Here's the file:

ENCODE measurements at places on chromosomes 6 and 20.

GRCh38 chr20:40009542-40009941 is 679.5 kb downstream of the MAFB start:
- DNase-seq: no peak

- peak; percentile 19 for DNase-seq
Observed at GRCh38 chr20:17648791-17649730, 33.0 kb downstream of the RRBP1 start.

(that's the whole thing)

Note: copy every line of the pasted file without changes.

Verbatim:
ENCODE measurements at places on chromosomes 6 and 20.

GRCh38 chr20:40009542-40009941 is 679.5 kb downstream of the MAFB start:
- DNase-seq: no peak

- peak; percentile 19 for DNase-seq
Observed at GRCh38 chr20:17648791-17649730, 33.0 kb downstream of the RRBP1 start.